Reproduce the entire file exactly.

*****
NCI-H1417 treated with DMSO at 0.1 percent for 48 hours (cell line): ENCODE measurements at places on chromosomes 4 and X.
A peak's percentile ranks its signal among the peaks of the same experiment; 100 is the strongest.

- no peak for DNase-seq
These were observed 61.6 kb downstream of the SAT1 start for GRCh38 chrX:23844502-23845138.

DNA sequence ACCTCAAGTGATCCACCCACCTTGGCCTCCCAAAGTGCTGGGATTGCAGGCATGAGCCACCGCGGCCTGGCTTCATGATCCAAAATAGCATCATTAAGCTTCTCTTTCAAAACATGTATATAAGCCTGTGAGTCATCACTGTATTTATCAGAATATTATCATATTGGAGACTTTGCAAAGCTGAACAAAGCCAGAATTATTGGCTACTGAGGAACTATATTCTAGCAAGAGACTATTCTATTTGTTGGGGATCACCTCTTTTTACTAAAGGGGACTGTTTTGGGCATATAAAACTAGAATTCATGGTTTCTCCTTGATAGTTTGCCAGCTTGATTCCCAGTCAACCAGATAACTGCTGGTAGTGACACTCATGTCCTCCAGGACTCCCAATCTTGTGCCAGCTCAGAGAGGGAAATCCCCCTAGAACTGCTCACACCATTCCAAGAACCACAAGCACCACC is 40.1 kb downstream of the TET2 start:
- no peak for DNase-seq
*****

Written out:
NCI-H1417 treated with DMSO at 0.1 percent for 48 hours (cell line): ENCODE measurements at places on chromosomes 4 and X.
A peak's percentile ranks its signal among the peaks of the same experiment; 100 is the strongest.

- no peak for DNase-seq
These were observed 61.6 kb downstream of the SAT1 start for GRCh38 chrX:23844502-23845138.

DNA sequence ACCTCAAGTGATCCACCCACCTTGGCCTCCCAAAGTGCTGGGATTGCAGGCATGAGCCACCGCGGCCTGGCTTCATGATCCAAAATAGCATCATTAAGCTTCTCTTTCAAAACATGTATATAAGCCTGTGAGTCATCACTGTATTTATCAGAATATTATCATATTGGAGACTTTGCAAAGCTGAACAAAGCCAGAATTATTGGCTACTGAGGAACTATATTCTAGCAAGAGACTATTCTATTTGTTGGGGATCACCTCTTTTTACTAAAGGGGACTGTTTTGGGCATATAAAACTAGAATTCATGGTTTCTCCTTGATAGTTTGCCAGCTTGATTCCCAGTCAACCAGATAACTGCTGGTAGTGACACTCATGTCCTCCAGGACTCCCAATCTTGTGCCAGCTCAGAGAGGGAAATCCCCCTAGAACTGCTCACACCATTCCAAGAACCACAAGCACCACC is 40.1 kb downstream of the TET2 start:
- no peak for DNase-seq